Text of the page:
1. One or more detailed maps with your areas of interest highlighted.
    2. A file of the properties that your agent has shown to you, along with ads you have cut out from the newspaper.
    3. Paper and pen, for taking notes as you search.
    4. Instant or video camera to help refresh your memory on individual properties, especially if you are attending a series of showings.
    5. Location: Look at a potential property as if you are the seller. Would a prospective buyer find it attractive based on school district, crime rate, proximity to positive (shopping, parks, freeway access) and negative (abandoned properties, garbage dump, source of noise) features of the area?
  • Visualize the house empty & with your decor: Are the rooms laid out to fit your needs? Is there enough light?
  • Be Objective: Instead of thinking with your heart when you find a home, think with your head. Does this home really meet your needs? There are many houses on the market, so don’t make a hurried decision that you may regret later.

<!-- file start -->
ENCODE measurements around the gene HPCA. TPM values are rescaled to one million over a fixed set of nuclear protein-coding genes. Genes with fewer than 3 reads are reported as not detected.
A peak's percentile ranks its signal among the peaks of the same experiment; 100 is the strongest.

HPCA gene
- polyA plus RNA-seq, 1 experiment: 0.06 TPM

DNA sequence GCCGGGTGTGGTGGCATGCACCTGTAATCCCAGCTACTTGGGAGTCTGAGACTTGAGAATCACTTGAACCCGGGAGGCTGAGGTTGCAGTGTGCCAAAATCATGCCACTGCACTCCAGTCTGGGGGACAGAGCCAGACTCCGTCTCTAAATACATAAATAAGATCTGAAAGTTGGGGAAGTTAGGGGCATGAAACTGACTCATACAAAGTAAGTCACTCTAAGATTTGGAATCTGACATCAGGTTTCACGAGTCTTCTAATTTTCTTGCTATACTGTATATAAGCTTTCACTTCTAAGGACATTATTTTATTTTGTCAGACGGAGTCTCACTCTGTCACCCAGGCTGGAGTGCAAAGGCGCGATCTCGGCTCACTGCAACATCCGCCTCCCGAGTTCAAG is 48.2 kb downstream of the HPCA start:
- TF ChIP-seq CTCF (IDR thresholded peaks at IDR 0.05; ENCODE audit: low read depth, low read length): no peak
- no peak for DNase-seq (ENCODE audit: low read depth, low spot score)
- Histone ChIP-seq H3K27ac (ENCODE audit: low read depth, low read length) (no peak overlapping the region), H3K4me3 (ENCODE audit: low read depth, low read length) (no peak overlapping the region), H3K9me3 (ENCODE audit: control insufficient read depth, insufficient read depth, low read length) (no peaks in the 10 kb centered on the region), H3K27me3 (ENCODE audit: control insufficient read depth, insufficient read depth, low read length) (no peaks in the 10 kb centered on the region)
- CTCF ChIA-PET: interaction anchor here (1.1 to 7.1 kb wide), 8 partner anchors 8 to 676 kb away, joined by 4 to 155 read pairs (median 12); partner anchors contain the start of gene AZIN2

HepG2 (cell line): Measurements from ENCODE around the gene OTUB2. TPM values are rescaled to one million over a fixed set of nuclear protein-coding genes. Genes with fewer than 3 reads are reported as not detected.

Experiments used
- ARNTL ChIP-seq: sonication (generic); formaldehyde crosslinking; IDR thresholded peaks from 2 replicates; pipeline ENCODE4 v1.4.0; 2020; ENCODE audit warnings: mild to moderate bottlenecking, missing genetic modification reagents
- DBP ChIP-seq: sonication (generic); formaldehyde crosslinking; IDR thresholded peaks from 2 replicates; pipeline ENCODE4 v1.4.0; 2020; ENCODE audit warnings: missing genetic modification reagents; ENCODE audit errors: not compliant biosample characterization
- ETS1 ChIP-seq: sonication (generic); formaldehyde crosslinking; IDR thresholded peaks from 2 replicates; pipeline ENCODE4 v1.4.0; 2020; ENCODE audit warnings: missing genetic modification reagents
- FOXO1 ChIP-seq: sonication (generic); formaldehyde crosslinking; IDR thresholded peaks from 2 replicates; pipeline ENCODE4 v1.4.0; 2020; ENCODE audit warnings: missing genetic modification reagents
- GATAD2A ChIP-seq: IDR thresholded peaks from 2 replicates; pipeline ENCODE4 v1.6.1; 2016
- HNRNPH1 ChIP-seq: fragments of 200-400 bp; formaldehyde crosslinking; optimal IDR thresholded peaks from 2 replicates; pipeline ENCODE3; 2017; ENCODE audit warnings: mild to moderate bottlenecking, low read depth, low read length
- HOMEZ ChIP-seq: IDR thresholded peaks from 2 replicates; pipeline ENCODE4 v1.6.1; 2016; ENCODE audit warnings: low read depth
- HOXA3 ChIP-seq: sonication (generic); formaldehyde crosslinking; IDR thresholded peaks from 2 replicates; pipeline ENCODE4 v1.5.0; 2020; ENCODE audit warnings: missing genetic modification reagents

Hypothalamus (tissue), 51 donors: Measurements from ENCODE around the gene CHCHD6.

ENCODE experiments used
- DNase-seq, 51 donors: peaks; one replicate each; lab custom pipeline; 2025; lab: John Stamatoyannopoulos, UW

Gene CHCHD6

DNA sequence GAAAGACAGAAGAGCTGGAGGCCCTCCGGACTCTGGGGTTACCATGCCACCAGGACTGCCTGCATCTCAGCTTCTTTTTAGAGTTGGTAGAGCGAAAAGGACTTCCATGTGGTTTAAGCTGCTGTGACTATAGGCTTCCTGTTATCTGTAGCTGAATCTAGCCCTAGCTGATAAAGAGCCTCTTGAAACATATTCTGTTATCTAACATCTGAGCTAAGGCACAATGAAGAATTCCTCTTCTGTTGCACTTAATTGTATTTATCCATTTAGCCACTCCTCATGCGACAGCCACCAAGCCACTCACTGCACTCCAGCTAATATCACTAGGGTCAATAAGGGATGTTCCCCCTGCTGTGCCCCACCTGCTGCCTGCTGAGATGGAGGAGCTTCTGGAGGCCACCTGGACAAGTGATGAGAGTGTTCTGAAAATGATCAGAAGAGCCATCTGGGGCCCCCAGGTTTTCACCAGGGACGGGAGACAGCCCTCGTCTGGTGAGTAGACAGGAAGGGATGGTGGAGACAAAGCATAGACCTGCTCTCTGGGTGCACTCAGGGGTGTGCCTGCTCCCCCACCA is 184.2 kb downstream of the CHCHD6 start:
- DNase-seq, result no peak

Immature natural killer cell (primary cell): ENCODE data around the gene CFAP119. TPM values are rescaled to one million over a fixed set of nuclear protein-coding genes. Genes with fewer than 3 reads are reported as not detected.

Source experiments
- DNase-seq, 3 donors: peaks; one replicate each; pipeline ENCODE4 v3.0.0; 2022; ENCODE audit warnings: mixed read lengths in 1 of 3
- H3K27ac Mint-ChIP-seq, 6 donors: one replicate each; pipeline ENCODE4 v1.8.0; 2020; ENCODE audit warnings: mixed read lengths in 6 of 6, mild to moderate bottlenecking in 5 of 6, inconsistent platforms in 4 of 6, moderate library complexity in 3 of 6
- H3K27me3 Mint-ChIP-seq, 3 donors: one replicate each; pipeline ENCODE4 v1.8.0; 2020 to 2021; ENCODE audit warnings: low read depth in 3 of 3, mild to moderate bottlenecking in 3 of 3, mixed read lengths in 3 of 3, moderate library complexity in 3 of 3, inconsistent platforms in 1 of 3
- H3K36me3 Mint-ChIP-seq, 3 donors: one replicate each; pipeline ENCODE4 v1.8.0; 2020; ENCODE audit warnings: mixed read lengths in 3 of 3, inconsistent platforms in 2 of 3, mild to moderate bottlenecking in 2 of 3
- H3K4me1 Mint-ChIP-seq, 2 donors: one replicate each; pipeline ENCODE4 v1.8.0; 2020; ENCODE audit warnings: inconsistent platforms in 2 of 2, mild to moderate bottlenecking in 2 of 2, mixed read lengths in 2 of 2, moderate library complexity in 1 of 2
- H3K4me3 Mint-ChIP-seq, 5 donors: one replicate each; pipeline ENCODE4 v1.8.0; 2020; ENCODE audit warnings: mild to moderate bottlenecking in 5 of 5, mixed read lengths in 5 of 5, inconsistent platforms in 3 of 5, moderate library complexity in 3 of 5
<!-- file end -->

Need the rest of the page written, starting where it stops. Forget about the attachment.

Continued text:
• Be Thorough:A few extra dollars well spent now may save you big expenses in the long run. Don’t forget such essentials as:
    1. Include inspection & mortgage contingencies in your written offer.
    2. Have the property inspected by a professional inspector.
    3. Request a second walk-through to take place within 24 hours of closing.
    4. You want to check to see that no changes have been made that were not agreed on (i.e., a nice chandelier that you assumed came with the sale having been replaced by a cheap ceiling light).

     

  • All the above may seem rather overwhelming. That is why having a professional represent you and keep track of all the details for you is highly recommended. Please email me or call me directly to discuss any of these matters in further detail.

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How to Negotiate with Sellers

Buying a home is one of the most important purchases most people will make. In order to make the right decision the first time, potential buyers need to be prepared. Consider the following before starting negotiations: